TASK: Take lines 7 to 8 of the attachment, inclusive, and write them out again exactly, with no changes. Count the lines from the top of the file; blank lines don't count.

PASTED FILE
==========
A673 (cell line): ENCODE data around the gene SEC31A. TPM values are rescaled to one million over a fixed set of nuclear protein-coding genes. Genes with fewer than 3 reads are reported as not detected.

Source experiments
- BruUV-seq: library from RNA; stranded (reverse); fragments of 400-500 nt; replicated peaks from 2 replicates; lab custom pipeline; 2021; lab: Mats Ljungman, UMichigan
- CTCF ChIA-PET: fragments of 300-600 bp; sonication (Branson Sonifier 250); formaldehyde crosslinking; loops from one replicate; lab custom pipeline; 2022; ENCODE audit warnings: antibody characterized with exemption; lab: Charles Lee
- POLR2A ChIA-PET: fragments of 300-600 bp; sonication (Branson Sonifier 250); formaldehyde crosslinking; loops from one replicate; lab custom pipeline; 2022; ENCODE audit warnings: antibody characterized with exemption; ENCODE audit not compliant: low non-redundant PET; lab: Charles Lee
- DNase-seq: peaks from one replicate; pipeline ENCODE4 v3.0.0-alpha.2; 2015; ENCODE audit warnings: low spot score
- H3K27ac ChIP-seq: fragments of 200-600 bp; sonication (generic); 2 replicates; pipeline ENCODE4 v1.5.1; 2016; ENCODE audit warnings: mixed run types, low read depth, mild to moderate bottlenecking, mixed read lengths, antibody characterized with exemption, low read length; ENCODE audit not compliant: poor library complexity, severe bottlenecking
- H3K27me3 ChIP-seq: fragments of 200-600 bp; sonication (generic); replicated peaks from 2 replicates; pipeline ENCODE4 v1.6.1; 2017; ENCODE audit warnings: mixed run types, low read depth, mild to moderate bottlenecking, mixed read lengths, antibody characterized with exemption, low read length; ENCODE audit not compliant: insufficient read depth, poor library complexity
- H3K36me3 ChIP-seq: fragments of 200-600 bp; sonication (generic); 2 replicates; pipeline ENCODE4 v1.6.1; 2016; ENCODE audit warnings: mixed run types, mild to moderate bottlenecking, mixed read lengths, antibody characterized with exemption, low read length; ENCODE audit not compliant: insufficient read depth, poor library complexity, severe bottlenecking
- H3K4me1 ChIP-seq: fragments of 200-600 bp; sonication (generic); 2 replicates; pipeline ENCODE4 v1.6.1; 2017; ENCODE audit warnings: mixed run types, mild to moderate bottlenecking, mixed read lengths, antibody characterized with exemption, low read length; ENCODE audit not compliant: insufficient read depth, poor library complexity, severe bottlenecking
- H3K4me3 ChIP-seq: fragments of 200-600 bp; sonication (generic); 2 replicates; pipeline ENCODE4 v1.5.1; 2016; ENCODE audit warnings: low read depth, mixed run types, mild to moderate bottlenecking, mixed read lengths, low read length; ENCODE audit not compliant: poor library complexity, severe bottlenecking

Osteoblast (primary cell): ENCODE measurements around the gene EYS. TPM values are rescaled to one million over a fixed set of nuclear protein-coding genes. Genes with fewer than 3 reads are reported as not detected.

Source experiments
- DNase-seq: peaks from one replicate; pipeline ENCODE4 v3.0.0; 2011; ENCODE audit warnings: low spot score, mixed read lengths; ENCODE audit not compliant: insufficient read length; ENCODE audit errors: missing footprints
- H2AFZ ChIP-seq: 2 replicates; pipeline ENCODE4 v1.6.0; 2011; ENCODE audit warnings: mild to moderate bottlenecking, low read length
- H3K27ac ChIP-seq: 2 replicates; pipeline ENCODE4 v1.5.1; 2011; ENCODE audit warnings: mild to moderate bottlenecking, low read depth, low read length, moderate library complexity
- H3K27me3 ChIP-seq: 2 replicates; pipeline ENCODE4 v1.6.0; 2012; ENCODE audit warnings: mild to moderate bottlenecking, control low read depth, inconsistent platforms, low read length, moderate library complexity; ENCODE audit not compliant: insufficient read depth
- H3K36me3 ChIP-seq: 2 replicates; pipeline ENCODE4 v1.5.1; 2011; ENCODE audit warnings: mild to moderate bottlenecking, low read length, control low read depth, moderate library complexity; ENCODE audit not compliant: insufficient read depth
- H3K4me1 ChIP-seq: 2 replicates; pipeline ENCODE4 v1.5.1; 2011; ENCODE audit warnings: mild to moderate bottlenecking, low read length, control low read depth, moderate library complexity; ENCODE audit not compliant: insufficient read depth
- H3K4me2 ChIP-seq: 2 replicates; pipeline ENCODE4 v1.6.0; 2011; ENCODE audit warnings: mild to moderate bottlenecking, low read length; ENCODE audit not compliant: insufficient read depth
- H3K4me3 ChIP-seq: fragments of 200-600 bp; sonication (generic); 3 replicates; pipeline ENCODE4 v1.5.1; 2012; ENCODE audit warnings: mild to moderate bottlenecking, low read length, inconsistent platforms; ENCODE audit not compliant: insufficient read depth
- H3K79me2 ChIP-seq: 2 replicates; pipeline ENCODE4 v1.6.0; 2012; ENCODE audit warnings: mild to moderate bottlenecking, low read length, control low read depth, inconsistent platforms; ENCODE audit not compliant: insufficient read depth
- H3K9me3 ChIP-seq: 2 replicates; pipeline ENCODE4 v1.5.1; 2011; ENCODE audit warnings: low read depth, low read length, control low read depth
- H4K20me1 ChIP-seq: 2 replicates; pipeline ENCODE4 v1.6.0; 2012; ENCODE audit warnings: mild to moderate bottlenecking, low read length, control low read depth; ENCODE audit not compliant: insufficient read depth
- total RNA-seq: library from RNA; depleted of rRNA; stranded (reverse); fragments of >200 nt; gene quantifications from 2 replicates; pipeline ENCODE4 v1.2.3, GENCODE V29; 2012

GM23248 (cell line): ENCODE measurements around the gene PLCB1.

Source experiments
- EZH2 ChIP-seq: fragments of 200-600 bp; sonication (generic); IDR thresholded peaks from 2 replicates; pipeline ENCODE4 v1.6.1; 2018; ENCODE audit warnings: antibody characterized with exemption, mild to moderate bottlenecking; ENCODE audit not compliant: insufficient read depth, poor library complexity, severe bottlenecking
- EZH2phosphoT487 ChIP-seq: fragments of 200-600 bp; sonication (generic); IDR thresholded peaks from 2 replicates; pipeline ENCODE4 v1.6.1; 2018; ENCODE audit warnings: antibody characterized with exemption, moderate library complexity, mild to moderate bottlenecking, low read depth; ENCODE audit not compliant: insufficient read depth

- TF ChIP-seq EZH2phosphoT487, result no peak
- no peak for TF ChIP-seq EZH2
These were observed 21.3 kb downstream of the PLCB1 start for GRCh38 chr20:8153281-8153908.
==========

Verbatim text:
- H3K27ac ChIP-seq: fragments of 200-600 bp; sonication (generic); 2 replicates; pipeline ENCODE4 v1.5.1; 2016; ENCODE audit warnings: mixed run types, low read depth, mild to moderate bottlenecking, mixed read lengths, antibody characterized with exemption, low read length; ENCODE audit not compliant: poor library complexity, severe bottlenecking
- H3K27me3 ChIP-seq: fragments of 200-600 bp; sonication (generic); replicated peaks from 2 replicates; pipeline ENCODE4 v1.6.1; 2017; ENCODE audit warnings: mixed run types, low read depth, mild to moderate bottlenecking, mixed read lengths, antibody characterized with exemption, low read length; ENCODE audit not compliant: insufficient read depth, poor library complexity